The World of Elizabeth Goudge


I ordered The World of Elizabeth Goudge from Girls Gone By. Goudge was one of my favourite authors as a child (The Little White Horse, Linnets and Valerians, Smoky House) and I also read some of her adult titles which my mother must have borrowed from the same library. I enjoyed them too, though some of the  content would have gone over my head; but I do remember the lovely atmosphere of the Cathedral books. More recently I got hold of The Dean's Watch, a masterpiece which I think I must have also read when young, as so many bits chimed in my memory.

Elizabeth Goudge is such a joyful, sensitive writer, and her later books are deeply spiritual, compassionate and forgiving. Perhaps it's not surprising that the daughter of a clergyman would be preoccupied with spiritual matters, but note that I'm using the word spiritual rather than religious. In Goudge's work, solace is often found in churches and wisdom in vicars, but there is surprisingly little overt religiosity -- it's the tranquillity of ancient buildings, the beauty of nature, the faithful love of animals and the very human qualities of kindness, laughter and forgiveness that ultimately give salvation.

The World of Elizabeth Goudge is part biography, part travel guide, part personal reflection, as Sylvia Gower journeys around the various towns and counties where Goudge lived and worked. Elizabeth Goudge enjoyed a relatively peaceful and uneventful life, embarking early on her writing career, but she did live in various parts of England, as well as visiting Jersey where her mother's family lived. She took deep inspiration from all these places, in fact the notion of place and belonging is particularly strong in her work and one of the elements that drew me in, even as a child.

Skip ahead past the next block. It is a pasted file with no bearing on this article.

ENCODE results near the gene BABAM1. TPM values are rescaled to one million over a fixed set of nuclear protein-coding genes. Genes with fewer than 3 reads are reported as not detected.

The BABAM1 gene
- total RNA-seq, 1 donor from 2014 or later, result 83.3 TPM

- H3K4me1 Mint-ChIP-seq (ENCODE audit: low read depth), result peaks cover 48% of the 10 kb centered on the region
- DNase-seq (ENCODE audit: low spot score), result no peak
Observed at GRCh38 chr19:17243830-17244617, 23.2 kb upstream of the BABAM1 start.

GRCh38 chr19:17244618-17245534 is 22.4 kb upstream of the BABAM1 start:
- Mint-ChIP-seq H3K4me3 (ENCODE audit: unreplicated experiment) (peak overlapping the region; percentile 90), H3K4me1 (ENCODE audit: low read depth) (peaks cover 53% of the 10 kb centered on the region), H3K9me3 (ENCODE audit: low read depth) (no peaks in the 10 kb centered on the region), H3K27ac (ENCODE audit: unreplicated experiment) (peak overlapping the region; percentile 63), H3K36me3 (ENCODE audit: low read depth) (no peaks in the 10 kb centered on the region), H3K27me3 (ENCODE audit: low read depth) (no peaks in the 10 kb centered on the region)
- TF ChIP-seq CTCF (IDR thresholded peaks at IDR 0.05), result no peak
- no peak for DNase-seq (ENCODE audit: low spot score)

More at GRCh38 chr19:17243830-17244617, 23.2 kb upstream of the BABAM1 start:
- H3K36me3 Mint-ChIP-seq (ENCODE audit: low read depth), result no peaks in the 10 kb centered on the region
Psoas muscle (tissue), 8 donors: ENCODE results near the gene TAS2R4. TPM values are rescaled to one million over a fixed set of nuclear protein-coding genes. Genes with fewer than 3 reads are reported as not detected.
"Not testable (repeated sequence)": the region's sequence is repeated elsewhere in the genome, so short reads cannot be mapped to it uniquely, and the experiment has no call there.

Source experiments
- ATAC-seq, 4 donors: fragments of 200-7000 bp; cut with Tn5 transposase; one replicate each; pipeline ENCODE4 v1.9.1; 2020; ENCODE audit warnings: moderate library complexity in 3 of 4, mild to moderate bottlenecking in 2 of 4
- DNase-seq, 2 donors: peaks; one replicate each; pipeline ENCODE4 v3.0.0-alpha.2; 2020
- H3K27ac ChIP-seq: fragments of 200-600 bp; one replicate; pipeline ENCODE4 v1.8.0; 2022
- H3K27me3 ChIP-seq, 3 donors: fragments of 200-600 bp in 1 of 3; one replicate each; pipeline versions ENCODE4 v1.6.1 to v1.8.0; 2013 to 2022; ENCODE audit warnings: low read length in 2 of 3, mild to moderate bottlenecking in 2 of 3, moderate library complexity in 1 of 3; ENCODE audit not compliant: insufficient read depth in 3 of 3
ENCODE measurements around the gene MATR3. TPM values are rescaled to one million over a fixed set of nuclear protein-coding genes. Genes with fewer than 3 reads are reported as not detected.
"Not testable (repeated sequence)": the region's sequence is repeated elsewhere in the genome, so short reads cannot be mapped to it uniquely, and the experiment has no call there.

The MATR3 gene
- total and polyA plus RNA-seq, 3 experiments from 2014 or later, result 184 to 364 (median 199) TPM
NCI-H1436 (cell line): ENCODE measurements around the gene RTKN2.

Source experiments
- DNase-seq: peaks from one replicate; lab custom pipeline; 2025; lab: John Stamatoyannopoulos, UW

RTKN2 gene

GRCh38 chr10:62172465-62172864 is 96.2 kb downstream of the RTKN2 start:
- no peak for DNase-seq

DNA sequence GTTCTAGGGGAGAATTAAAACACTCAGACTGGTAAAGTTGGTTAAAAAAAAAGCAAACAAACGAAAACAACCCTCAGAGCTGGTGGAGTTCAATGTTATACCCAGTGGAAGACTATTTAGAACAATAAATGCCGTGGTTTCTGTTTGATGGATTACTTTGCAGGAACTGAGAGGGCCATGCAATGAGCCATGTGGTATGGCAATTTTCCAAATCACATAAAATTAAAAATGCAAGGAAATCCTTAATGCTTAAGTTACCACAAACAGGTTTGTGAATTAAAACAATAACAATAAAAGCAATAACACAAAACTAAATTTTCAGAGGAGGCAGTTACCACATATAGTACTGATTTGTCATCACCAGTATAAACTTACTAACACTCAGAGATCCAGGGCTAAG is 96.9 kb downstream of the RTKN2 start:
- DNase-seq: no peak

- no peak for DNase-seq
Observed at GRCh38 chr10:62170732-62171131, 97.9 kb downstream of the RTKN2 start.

This book has convinced me to go Goudge hunting. Many of her books are still in print and I think I might try to collect as many as I can.


  1. Thanks for mentioning this. I've just been onto GGBP's site to order not just this but two of the Goudges they have republished, as a gift for my mother. Her collection of Goudge's were the first adult books I read when I'd run out of children's books to read, in the days when YA was barely starting to be a thing. I was very excited to see 'Henrietta's House' which I remember very fondly - a book in which a girl gets bought a whole room full of books - absolute wish fulfilment!

  2. And I have just returned to GGBP to order Henrietta's House! I'm not sure if I read that one as a child or not - maybe not, as I'm sure I would have remembered the room full of books!! What bliss!
    I've just discovered that my local library actually has a handful of Goudge's, huzzah.

  3. The three 'Eliots of Damerosehay' novels are still my best and most effective comfort books. They are beautiful books, full of gorgeous lyrical writing but they also look at some dark places of the heart. The spirituality while Christian is not to me overly religious, and indeed they've even (in times of apathy and fatigue and extreme blah-ness) helped me regain my backbone and get on with it. She's not really a 'fluffy' writer at all.

  4. Oh, Sue, I have just started The Bird in the Tree and I'm finding it so deeply comforting and refreshing. I know exactly what you mean. I will write about it later, but I think there is something about that leisured pace and detail (beautifully written) that really forces the reader to slow down and mediate, almost. No, definitely not fluffy.